Who are You?

The Nobody-Like Relationship

It’s easy to identify a “nobody” brand as they’re the ones you don’t remember.

Everything about it is generic; its function, the sensory experience of using it, and how it communicates with customers. As price is their differentiator, “nobody” brands are inevitably the cheapest in any given category.

Consumers are very adept at identifying these brands and choosing how and when to use them. Brands work very hard to ensure you don’t mistake their product or service for a generic.

The famous 1980’s Castrol GTX television commercials used the tagline “Oils ain’t oils” for exactly that reason.

Traditionally, supermarket home brands fitted the description of a “nobody” product and were referred to as “generics”. These products were designed to meet the minimum required utility, and typically their only USP was being the lowest priced product in the category.  

Some consumers were so embarrassed to be associated with what were perceived to be poor quality products that they would decant home brand products into their own containers as soon as they got them home.

In recent years, both Woolworths and Coles have made significant changes to their “generic” products.

Woolworths has a Homebrand, which it describes as “a range of everyday household products that is great value for money.” Interestingly, however, there are actually three different “brands” in this grouping: Woolworths, Woolworths Essentials, and Woolworths Homebrand.

Coles has its own extensive range of Coles branded products along with a second tier of “Coles Finest” branded products.

In addition, both Coles and Woolworths have created numerous house brands associated with different categories.

Steven Cain, the CEO of Coles, explained their strategy for moving their own brands upmarket with a goal of having them account for 40% of their total sales by 2025.


Standing Out from the Crowd

In 2021, despite lockdowns, retail shutdowns, and travel limitations, 92% of Australian shoppers still visited Kmart.9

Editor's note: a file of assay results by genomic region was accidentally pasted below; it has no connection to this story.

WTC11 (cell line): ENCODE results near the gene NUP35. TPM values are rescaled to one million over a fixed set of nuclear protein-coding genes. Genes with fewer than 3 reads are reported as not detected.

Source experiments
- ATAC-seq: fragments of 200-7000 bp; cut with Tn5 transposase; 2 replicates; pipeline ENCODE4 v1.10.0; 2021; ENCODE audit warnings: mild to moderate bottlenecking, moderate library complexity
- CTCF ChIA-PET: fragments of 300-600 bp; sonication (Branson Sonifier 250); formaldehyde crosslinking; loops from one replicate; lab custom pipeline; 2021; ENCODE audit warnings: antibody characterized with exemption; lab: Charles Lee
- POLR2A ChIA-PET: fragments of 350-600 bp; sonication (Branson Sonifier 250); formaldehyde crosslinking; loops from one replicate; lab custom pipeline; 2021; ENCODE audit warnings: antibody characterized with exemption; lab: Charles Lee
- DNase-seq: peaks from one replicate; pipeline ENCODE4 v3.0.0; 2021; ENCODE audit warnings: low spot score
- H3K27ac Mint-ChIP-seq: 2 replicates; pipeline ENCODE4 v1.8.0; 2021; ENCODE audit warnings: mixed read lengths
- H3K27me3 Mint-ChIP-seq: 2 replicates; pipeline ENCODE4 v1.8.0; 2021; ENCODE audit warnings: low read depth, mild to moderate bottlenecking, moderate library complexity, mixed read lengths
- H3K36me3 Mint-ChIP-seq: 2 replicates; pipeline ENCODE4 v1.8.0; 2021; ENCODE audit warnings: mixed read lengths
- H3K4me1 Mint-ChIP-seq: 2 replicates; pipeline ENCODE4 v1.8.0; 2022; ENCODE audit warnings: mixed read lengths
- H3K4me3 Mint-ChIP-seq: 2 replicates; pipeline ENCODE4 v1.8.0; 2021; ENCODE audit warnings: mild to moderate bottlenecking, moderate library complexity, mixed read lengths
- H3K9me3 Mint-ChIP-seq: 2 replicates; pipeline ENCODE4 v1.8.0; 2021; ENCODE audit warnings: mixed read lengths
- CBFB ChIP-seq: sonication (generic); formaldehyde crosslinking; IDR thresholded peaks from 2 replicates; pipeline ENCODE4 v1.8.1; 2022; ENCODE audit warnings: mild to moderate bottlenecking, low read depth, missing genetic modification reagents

It is an immensely popular brand.

Beyond that, however, in recent years Kmart has become a widely loved brand; its position as the 5th most trusted brand in Australia is one example of the regard in which it is held.10

Most trace the development of the modern Kmart brand back to 2008. It was then, nearly four decades after its launch, that Kmart’s parent company, Wesfarmers, decided to make wholesale changes to the chain in an effort to boost its poor performance.11

At the time, Kmart displayed many of the characteristics of a servant brand. The business was focused on running periodic sales, during which it greatly reduced the prices of big-name brands that were widely available at other stores. Its lack of significant unique attributes made it difficult for shoppers to form a genuine attachment to the brand.

Under the leadership of Guy Russo, Kmart took radical steps to establish uniqueness in all three of the key areas of function, sensory experience,
and communications.

Changing its focus from mainstream brands to a reduced range of lower-priced house brands that were still competitive on quality and features was central to achieving functional differentiation for the brand.

Kmart also took radical steps to provide a unique in-store sensory experience with unique store layouts that broke the traditional modes of separate departments to focus on how consumers lived their lives, e.g. putting everything to do with kitchens, from toasters to cutlery, all in the one area. The look and feel of the stores also changed with efforts made to “Make them look like Disneyland.” 13

Kmart has employed a range of strategies to ensure help make its communications with consumers stand out from those of its competitors. Key among these was a new brand positioning around low-priced products’ role in everyday life, which drove the launch of its 2019 “Low prices for life” campaign.

The new campaign featured key distinctive assets such as a relaxed, contemporary tone, branding design and music. An example of this was their partnering with Australian singer-songwriter Pete Murray and launching a new music track, ‘Everlasting Love’.15

Kmart has built a substantial social media presence by supporting influencers, who, while receiving free products, are not paid for their endorsement, and from independent and highly active “fan clubs” on Facebook and other social media channels.

These changes have ensured that Kmart is no longer perceived as a servant brand. However, Kmart has been able to move beyond “friend” to “lover” status by delivering high levels of:

Brand Satisfaction:

As noted by Choice magazine, some of Kmart’s Anko own-brand products rival or outperform big-name brands.

Brand Pleasure:

The volume of social media posting and commenting on Kmart product “hacks” is evidence of the brand pleasure that Kmart can generate

Brand Fit:

Participation in the vast online Kmart inspired communities helps reinforce the perception that Kmart can and should be a relevant and meaningful part of their lives

Personal Experience:

Beyond just visiting stores, Kmart has recently extended its customer engagement opportunities via an augmented reality (AR) app that allows shoppers to visualise Kmart products in their own homes, and an artificial intelligence (AI) chatbot that answers product-related questions and provides product recommendations.


Written by Davidson Branding
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